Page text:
Neurocritical Care

, Volume 30, Issue 1, pp 5–15 | Cite as

Spontaneous Intracranial Hemorrhage in Pregnancy: A Systematic Review of the Literature

  • Luis C. Ascanio
  • Georgios A. Maragkos
  • Brett C. Young
  • Myles D. Boone
  • Ekkehard M. KasperEmail author
Review Article


Stroke in pregnant women has a mortality rate of 1.4 deaths per 100,000 deliveries. Vascular malformations are the most common cause of hemorrhagic stroke in this population; preeclampsia and other risk factors have been identified. However, nearly a quarter of strokes have an undeterminable cause. Spontaneous intracranial hemorrhage (ICH) is less frequent but results in significant morbidity. The main objective of this study is to review the literature on pregnant patients who had a spontaneous ICH. A systematic review of the literature was conducted on PubMed and the Cochrane library from January 1992 to September 2016 following the PRISMA guidelines. Studies reporting pregnant patients with spontaneous intraparenchymal hemorrhage (IPH), subarachnoid hemorrhage (SAH), and subdural hemorrhage (SDH) were selected and included if patients had non-structural ICH during pregnancy or up to 6 weeks postpartum confirmed by imaging. Twenty studies were included, and 43 patients identified. Twenty-two patients (51.3%) presented with IPH, 15 patients (34.8%) with SAH, and five patients (11.6%) with SDH. The most common neurosurgical management was clinical in 76.7% of patients, and cesarean section was the most common obstetrical management in 28% of patients. The most common maternal outcome was death (48.8%), and fetal outcomes were evenly distributed among term delivery, preterm delivery, and fetal or neonatal death. Spontaneous ICH carries a high maternal mortality with IPH being the most common type, most frequently presenting in the third trimester. Diagnosis and management do not differ for the parturient compared to the non-pregnant woman.


Pregnancy Intracranial hemorrhage Intraparenchymal hemorrhage Spontaneous subarachnoid hemorrhage Subdural hemorrhage Systematic review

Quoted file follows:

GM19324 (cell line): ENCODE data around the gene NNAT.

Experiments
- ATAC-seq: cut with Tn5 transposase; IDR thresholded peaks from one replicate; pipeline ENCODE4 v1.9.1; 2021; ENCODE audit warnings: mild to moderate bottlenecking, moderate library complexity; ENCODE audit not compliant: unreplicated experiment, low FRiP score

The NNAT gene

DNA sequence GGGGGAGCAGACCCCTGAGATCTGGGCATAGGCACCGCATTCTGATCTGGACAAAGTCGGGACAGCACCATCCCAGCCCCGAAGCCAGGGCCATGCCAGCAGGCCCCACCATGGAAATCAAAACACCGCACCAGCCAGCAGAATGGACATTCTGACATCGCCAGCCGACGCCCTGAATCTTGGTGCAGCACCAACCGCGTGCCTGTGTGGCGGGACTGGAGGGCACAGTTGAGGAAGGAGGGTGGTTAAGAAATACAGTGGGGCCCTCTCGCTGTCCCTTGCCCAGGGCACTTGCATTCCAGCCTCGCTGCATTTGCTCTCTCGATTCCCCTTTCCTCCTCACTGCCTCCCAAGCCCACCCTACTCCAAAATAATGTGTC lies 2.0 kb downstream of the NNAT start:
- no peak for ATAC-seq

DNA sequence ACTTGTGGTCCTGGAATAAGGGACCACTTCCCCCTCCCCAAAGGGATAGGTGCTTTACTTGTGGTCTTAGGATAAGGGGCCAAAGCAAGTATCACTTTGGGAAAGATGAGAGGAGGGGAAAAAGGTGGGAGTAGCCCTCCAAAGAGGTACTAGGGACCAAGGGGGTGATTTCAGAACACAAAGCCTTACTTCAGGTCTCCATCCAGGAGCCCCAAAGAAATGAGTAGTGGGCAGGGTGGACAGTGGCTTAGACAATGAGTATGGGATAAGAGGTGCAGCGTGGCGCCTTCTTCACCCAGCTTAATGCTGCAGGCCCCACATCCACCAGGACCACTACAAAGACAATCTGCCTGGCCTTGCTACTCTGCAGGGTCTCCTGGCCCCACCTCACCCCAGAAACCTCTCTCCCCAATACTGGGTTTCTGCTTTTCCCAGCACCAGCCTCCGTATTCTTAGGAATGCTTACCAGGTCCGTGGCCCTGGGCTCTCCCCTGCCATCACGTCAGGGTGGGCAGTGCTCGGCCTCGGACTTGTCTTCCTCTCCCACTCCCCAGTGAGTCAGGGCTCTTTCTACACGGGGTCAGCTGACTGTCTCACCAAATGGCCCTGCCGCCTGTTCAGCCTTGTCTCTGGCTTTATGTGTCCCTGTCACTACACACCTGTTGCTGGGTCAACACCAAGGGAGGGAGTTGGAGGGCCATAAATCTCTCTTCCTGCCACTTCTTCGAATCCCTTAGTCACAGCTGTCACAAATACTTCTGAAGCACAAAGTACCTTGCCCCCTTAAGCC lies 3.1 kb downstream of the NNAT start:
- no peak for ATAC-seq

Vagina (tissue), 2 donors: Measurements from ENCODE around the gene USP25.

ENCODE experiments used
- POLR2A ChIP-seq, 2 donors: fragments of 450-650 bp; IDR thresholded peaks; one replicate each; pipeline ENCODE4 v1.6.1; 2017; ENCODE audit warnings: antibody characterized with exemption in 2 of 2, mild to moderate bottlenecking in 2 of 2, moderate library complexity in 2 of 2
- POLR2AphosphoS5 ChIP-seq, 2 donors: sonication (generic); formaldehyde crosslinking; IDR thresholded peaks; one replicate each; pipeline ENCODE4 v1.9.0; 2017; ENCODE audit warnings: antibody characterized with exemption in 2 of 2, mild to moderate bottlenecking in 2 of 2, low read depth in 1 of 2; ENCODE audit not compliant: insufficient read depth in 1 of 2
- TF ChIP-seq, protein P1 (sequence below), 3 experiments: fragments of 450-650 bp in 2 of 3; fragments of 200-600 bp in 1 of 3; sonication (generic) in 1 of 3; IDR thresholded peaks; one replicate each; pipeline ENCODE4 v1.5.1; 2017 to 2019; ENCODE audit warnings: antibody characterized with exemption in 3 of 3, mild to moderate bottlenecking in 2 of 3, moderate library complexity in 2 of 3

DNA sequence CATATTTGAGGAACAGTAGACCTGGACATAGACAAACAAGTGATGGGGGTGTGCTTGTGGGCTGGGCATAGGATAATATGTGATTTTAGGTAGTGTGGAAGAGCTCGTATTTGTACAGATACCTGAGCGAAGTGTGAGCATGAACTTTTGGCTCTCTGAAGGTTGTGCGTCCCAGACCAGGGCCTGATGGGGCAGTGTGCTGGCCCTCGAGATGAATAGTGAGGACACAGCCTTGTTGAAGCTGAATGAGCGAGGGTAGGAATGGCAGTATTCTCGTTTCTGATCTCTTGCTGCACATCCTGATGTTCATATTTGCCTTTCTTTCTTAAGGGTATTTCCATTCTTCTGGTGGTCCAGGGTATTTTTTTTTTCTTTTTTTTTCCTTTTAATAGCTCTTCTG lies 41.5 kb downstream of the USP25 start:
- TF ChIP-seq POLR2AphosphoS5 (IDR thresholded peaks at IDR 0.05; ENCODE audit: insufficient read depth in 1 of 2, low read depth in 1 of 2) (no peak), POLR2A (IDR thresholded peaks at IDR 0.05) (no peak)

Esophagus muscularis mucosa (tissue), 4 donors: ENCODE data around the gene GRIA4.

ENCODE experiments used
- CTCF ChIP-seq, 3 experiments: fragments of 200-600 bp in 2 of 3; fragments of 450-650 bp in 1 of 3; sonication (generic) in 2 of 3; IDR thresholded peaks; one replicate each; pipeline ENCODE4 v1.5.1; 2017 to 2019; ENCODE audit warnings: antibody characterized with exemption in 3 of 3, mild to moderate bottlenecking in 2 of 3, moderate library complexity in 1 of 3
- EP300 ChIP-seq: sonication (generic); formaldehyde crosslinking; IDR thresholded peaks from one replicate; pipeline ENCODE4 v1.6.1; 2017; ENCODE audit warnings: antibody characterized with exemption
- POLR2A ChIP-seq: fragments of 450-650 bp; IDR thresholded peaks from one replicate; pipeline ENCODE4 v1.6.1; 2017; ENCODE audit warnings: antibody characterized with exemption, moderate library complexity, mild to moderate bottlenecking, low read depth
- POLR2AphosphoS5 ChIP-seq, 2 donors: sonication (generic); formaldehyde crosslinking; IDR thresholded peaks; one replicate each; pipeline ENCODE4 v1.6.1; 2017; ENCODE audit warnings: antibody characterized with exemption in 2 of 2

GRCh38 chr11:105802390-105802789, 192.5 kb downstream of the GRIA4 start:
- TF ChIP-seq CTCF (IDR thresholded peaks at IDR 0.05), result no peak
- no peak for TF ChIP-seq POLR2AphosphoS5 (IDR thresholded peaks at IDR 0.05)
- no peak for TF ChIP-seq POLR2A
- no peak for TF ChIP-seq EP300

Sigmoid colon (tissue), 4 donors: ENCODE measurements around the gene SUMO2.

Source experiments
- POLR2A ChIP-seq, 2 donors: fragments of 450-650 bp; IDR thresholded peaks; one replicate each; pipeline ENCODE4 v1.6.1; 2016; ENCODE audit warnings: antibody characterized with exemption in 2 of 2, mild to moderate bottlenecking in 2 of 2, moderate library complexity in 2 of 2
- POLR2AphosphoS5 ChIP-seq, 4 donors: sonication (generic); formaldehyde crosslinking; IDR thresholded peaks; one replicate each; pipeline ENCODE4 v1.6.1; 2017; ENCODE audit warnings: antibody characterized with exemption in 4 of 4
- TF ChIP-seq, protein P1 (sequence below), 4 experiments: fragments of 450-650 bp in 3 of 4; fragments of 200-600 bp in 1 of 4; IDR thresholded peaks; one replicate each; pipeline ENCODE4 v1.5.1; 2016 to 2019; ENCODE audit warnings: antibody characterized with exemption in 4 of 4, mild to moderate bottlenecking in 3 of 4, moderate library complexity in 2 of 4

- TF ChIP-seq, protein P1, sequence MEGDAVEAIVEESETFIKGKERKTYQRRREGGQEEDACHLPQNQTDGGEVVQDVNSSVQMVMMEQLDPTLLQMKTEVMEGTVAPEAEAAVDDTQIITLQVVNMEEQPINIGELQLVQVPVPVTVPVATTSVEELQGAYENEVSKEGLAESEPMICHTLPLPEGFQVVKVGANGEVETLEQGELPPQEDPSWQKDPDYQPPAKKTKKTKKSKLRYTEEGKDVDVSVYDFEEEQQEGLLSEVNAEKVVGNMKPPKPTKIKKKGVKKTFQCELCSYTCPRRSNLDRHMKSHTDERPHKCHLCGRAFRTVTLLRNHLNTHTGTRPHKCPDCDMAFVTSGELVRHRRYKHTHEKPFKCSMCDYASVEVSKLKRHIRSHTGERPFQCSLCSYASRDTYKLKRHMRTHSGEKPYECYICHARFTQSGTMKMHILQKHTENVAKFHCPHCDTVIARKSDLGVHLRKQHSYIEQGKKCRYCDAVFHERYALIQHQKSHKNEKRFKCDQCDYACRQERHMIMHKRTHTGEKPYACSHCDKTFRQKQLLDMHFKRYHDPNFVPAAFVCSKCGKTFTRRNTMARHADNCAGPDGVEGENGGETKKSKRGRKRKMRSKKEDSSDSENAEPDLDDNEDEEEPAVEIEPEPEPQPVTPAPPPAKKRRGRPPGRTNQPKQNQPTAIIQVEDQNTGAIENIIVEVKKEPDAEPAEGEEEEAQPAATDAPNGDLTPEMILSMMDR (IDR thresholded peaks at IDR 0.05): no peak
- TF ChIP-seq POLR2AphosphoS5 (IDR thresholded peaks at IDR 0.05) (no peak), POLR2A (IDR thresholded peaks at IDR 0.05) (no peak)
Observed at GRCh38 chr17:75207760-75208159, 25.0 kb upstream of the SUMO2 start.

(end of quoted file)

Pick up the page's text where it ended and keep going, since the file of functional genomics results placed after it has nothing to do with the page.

Compliance with Ethical Standards

Conflict of interest

The authors declare that they have no conflict of interest.

Supplementary material

12028_2018_501_MOESM1_ESM.docx (33 kb)
Supplementary material 1 (DOCX 32 kb)


  1. 1.
    Fairhall JM, Stoodley MA. Intracranial haemorrhage in pregnancy. Obstet Med. 2009;2:142–8.CrossRefGoogle Scholar
  2. 2.
    James AH, Bushnell CD, Jamison MG, Myers ER. Incidence and risk factors for stroke in pregnancy and the puerperium. Obstet Gynecol. 2005;106:509–16.CrossRefGoogle Scholar
  3. 3.
    Moatti Z, Gupta M, Yadava R, Thamban S. A review of stroke and pregnancy: incidence, management and prevention. Eur J Obstet Gynecol Reprod Biol. 2014;181:20–7.CrossRefGoogle Scholar
  4. 4.
    Liang CC, Chang SD, Lai SL, Hsieh CC, Chueh HY, Lee TH. Stroke complicating pregnancy and the puerperium. Eur J Neurol. 2006;13:1256–60.CrossRefGoogle Scholar
  5. 5.
    Algra AM, Klijn CJ, Helmerhorst FM, Algra A, Rinkel GJ. Female risk factors for subarachnoid hemorrhage: a systematic review. Neurology. 2012;79:1230–6.CrossRefGoogle Scholar
  6. 6.
    Moher D, Liberati A, Tetzlaff J, Altman DG, Group P. Preferred reporting items for systematic reviews and meta-analyses: the PRISMA statement. PLoS Med. 2009;6:e1000097.CrossRefGoogle Scholar
  7. 7.
    Institute TJB. Joanna Brigss institute reviewer’s manual. 2016th ed. Australia: The Joanna Brigss Institute; 2016.Google Scholar
  8. 8.
    Pahadiya HR, Lakhotia M, Gandhi R, Choudhary A, Madan S. Multiple intracranial hemorrhages in pregnancy: a common autoimmune etiology. J Neurosci Rural Pract. 2016;7:290–4.CrossRefGoogle Scholar
  9. 9.
    Albano B, Del Sette M, Roccatagliata L, Gandolfo C, Primavera A. Cortical subarachnoid hemorrhage associated with reversible cerebral vasoconstriction syndrome after elective triplet cesarean delivery. Neurol Sci. 2011;32:497–501.CrossRefGoogle Scholar
  10. 10.
    Cano A, Valero MV, Llorens J, Santonja JJ. Fulminant subarachnoidal hemorrhage and coma subsequent to sudden-presenting hypertension. Eur J Obstet Gynecol Reprod Biol. 1992;47:80–2.CrossRefGoogle Scholar
  11. 11.
    Chedraui PA, Hidalgo LA, San Miguel G. Fatal intracranial hemorrhage in a pregnant patient with autoimmune thrombocytopenic purpura. J Perinat Med. 2003;31:526–9.CrossRefGoogle Scholar
  12. 12.
    Djoubairou BO, Onen J, Doleagbenou AK, El Fatemi N, Maaqili MR. Chronic subdural haematoma associated with pre-eclampsia: case report and review of the literature. Neurochirurgie. 2014;60:48–50.CrossRefGoogle Scholar
  13. 13.
    Gasco J, Rangel-Castilla L, Clark S, Franklin B, Satchithanandam L, Salinas P. Hemorrhagic stroke with intraventricular extension in the setting of acute posterior reversible encephalopathy syndrome (PRES): case report. Neurocirugia (Astur). 2009;20:57–61.CrossRefGoogle Scholar
  14. 14.
    Giannina G, Smith D, Belfort MA, Moise KJ Jr. Atraumatic subdural hematoma associated with pre-eclampsia. J Matern Fetal Med. 1997;6:93–5.Google Scholar
  15. 15.
    Hameed AB, Shrivastava VK, Blair L, Wing DA. Intracranial hemorrhage in pregnancy. AJP Rep. 2012;2:47–50.CrossRefGoogle Scholar
  16. 16.